My Neighbour’s Shed

My neighbour’s shed has electric lighting.
It has those plastic boxes on the wall containing nails, screws, hooks and all manner of shediphanalia.

My shed is packed with football gear.
It’s a mess and makes me feel like a total shed failure.

My neighbour’s shed contains a high-viz jacket.
Placed neatly round he has a vice, a work bench, a grinder, a sander and drills, drills, drills aplenty.

My shed has some shelving full of spiders’ webs, grass seed, wild bird feed and a stain on the floor that’s a bit cementy.

My neighbour’s shed is a hive of activity – just like good sheds should be.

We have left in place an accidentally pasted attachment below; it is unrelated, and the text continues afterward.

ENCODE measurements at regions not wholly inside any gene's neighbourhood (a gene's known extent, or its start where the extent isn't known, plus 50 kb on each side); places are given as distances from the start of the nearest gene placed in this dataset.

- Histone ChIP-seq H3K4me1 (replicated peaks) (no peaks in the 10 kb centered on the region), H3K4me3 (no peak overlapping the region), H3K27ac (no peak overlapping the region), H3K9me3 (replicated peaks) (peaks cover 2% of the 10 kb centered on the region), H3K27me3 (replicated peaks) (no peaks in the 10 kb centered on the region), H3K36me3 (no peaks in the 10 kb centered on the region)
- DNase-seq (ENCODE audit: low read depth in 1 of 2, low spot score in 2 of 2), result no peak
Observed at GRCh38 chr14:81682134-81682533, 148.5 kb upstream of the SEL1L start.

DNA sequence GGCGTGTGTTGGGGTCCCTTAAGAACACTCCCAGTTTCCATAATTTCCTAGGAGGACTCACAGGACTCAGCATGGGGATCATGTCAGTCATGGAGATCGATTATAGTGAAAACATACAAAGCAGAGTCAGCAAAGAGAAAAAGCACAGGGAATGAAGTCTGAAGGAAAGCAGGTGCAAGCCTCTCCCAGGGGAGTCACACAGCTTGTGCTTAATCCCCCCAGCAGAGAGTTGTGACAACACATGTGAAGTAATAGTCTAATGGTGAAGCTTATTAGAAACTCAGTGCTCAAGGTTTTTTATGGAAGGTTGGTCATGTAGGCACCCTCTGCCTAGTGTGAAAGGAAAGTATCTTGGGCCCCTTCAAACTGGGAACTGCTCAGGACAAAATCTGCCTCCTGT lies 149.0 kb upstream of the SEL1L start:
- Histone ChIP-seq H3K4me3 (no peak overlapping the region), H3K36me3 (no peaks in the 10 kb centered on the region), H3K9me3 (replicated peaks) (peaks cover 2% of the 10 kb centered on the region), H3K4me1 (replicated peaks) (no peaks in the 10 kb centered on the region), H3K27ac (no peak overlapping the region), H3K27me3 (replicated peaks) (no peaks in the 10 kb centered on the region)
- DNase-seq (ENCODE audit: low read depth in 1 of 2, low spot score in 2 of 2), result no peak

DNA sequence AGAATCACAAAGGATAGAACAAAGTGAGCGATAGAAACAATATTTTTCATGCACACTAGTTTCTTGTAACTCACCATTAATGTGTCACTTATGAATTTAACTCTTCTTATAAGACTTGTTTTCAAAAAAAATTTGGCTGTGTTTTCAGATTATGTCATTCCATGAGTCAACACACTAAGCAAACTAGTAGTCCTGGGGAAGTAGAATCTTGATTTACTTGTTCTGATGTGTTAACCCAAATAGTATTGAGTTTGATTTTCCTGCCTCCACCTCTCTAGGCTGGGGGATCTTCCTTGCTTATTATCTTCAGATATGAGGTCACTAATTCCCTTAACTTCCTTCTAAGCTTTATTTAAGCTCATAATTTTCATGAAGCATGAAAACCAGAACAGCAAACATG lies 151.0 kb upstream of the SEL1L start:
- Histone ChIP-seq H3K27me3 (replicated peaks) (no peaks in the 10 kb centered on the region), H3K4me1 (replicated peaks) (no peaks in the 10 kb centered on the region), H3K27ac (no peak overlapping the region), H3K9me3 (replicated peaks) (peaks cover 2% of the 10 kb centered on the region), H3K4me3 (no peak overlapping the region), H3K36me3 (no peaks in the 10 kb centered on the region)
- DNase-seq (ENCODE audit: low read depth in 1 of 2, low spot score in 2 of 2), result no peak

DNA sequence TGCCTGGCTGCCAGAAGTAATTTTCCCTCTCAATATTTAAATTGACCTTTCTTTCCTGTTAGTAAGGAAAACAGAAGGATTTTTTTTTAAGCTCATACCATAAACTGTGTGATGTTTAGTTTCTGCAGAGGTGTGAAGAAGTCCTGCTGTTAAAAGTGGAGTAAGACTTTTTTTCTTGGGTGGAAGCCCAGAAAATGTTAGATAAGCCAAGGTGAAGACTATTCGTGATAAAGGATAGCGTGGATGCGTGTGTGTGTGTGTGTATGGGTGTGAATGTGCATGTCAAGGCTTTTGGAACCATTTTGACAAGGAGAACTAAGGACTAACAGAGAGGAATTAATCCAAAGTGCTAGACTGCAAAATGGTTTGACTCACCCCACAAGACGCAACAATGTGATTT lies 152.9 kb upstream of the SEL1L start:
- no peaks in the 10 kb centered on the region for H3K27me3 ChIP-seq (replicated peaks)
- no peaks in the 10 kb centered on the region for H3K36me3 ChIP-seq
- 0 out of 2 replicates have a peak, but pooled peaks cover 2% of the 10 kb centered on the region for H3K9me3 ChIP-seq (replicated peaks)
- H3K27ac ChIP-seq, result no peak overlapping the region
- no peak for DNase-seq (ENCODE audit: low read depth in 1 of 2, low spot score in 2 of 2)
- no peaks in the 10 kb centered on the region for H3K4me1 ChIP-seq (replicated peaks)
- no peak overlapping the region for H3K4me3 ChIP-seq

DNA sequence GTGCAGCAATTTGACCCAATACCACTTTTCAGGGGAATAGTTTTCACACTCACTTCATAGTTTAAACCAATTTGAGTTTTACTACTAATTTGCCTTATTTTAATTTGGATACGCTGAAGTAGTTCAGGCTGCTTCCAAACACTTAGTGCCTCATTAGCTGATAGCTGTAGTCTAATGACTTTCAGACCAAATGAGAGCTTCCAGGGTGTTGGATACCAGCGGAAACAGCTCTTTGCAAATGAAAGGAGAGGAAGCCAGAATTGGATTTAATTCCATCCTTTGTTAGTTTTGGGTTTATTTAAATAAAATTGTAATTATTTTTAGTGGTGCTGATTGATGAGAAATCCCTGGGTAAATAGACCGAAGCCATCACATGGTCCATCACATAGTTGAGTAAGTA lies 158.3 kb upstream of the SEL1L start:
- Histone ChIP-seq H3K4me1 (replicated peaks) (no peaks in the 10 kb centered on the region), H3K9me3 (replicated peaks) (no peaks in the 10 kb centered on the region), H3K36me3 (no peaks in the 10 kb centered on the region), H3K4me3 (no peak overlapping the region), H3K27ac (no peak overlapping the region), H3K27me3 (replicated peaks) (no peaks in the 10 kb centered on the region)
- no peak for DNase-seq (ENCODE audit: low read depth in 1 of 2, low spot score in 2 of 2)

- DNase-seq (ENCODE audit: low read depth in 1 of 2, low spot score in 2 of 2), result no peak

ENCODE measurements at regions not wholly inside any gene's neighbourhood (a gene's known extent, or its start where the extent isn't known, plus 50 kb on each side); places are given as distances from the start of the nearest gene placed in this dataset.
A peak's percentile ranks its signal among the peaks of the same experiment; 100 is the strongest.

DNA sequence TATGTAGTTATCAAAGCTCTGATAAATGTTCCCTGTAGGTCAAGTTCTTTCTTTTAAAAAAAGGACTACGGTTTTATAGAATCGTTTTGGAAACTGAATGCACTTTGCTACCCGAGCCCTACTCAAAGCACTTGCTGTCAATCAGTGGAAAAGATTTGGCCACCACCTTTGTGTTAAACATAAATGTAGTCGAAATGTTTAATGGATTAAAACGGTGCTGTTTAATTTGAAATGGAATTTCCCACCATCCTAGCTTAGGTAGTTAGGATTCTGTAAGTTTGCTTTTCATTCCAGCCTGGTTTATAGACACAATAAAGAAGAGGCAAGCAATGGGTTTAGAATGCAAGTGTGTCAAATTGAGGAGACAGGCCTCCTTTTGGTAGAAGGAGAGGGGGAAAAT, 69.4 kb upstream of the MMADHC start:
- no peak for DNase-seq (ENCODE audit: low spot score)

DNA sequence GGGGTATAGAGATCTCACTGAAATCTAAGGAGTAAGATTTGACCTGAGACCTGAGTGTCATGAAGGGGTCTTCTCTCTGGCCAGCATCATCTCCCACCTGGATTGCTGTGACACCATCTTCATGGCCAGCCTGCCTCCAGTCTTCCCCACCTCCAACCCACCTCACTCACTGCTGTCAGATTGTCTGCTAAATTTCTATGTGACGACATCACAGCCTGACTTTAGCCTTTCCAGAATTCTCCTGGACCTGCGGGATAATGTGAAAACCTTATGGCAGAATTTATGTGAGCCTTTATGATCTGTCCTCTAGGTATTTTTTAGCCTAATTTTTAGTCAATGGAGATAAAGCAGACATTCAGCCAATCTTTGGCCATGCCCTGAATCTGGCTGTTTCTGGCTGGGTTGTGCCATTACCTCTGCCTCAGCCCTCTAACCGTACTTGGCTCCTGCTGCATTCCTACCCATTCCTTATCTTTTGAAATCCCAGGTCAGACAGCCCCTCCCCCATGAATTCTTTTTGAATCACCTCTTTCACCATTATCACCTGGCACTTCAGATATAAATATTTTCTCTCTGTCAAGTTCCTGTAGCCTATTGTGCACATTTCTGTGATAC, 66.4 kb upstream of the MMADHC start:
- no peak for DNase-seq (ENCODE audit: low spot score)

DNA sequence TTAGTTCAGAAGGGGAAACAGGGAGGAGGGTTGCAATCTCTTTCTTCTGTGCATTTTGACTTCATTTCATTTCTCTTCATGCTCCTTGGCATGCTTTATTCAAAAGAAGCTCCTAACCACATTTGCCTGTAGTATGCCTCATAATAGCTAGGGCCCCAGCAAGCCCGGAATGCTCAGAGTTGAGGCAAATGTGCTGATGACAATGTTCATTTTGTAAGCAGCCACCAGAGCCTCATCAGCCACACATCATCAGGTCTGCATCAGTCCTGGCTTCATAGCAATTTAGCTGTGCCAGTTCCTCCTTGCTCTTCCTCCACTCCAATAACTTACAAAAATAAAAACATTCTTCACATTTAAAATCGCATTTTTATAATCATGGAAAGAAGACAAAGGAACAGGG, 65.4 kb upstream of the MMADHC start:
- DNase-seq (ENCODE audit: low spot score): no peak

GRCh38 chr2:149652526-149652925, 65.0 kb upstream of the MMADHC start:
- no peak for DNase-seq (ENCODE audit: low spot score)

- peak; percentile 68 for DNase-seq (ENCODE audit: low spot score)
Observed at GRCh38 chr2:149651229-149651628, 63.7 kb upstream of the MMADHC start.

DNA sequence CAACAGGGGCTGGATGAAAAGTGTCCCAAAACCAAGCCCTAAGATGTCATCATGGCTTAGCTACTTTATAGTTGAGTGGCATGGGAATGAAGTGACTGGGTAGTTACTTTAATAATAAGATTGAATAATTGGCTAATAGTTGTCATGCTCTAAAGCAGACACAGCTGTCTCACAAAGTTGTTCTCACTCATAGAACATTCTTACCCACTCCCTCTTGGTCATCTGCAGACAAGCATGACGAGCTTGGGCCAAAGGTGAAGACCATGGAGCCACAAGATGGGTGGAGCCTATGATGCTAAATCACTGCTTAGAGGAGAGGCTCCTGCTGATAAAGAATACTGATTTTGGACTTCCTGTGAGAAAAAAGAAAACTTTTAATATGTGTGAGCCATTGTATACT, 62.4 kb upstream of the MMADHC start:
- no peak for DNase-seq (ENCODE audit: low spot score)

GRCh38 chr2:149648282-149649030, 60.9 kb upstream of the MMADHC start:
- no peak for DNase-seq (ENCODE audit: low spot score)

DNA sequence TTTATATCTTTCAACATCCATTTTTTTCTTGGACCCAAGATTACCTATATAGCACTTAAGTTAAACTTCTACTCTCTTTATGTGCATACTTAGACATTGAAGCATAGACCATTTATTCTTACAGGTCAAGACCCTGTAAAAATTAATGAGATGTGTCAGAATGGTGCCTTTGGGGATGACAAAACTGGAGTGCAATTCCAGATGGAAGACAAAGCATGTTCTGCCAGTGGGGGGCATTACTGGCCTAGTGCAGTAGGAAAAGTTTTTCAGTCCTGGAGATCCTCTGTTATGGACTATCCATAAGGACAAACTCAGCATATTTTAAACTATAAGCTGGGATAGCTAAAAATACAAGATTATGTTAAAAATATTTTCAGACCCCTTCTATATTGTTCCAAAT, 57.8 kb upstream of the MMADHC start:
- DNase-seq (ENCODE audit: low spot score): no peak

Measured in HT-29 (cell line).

It’s been extended – by him, the smart arse – and it’s made safe by alarm led security.

My shed has bikes balanced on one wheel perilously, a lawn mower jammed underneath a Halfords roof box and it smells of whatever the opposite is of purity.

My neighbour’s shed is a lockdown dream. Clean, ordered and full of interesting tools. The biggest tool in my shed is undoubtedly me.

I hate my neighbour’s shed.

So, there you have it. My first poetry blog. I will post other poems and give people a little bit of insight into what I was thinking when I wrote them. I think I mainly write things that are supposed to be mildly amusing but some are actually quite serious! As for what I’ve just posted, I’d be interested to know what people think, so feel free to leave a comment. Thanks for reading!